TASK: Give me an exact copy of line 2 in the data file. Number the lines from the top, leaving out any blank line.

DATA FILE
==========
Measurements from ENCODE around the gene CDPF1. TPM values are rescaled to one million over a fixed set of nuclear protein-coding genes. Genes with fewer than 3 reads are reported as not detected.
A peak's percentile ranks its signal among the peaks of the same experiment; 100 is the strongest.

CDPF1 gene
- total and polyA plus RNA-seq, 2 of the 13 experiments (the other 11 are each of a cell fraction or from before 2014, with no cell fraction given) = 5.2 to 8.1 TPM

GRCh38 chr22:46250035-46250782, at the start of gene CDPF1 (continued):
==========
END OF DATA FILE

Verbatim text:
A peak's percentile ranks its signal among the peaks of the same experiment; 100 is the strongest.